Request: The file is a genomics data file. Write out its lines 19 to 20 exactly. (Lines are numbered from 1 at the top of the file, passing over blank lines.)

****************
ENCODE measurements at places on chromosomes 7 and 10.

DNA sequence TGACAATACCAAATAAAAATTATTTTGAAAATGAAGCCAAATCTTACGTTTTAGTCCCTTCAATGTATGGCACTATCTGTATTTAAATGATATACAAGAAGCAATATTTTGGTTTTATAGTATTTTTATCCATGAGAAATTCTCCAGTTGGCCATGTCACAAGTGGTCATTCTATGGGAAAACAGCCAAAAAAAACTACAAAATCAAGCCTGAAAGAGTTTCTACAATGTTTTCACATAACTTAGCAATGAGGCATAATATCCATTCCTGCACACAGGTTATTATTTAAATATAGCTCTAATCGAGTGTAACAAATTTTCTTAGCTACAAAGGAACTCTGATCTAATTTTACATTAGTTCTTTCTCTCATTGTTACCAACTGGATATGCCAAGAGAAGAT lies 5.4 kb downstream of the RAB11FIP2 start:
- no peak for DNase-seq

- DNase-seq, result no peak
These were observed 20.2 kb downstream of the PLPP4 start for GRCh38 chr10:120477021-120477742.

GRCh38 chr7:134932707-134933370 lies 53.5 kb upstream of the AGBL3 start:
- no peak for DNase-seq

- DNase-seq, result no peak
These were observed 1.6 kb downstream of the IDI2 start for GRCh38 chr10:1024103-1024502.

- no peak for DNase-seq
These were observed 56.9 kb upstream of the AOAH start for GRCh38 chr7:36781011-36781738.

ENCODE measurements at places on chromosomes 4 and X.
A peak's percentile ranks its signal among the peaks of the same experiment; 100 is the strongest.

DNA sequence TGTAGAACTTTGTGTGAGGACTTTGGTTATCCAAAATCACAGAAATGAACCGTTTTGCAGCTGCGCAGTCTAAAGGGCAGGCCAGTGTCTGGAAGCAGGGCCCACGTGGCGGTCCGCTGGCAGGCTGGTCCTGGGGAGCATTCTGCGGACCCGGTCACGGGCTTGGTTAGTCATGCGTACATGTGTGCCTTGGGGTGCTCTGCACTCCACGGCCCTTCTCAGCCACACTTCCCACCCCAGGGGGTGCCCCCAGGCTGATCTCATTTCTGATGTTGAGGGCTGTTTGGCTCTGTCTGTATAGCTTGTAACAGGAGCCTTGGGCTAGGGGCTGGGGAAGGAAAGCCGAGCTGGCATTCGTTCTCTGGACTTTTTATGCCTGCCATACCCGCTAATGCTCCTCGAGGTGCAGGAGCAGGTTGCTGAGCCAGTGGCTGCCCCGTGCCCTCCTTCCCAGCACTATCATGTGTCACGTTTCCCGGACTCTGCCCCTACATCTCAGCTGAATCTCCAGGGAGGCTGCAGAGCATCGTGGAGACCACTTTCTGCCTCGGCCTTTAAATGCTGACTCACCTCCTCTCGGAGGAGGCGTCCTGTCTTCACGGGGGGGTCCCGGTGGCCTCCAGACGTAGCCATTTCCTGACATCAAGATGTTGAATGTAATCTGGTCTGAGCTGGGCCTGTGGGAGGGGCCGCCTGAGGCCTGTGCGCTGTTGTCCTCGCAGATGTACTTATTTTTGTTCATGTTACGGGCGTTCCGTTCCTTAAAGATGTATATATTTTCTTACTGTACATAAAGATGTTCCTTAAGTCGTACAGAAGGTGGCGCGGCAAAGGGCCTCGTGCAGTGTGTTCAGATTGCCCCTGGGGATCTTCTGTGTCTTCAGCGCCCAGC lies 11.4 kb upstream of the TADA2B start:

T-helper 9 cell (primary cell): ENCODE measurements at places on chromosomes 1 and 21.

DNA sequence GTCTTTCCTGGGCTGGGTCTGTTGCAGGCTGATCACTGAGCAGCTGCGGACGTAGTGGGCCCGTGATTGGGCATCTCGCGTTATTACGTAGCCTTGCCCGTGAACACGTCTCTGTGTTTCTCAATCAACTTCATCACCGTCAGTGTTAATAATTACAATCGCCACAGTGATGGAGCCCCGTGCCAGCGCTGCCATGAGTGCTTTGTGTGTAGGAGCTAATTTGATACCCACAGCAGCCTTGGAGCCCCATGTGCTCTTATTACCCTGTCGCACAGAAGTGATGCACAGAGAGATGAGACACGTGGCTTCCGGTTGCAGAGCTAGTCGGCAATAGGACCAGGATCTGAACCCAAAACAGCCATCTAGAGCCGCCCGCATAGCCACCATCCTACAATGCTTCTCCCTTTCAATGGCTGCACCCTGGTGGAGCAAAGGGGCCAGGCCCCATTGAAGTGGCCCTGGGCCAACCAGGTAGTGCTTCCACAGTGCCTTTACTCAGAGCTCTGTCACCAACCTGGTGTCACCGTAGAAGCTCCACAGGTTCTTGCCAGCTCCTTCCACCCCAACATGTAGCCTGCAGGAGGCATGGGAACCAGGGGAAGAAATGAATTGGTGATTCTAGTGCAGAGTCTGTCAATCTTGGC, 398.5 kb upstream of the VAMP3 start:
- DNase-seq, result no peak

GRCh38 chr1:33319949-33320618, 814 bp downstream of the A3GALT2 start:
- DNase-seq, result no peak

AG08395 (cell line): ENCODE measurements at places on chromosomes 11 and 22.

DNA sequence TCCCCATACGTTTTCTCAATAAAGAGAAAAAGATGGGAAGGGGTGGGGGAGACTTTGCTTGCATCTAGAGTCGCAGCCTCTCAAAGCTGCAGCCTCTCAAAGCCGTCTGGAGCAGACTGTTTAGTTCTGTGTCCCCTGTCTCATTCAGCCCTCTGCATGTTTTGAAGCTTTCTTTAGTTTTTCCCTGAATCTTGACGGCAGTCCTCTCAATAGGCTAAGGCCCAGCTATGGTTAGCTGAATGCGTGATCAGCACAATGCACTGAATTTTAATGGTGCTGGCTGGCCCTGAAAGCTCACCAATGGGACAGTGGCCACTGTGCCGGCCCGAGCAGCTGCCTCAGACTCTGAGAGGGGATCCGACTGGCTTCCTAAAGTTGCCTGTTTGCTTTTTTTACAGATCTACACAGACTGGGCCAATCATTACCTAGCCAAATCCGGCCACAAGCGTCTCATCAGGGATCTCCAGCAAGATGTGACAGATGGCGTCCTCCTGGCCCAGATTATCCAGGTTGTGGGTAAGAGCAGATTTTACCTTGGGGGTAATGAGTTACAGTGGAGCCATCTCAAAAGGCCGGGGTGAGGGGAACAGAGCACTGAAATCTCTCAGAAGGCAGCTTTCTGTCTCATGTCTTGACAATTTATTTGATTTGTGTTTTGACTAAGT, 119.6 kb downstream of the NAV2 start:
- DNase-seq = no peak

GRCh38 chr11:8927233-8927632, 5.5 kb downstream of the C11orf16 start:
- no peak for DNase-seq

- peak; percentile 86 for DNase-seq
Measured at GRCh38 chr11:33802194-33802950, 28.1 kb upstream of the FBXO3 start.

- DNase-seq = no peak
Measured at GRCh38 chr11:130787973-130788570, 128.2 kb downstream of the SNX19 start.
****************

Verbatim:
- DNase-seq, result no peak

AG08395 (cell line): ENCODE measurements at places on chromosomes 11 and 22.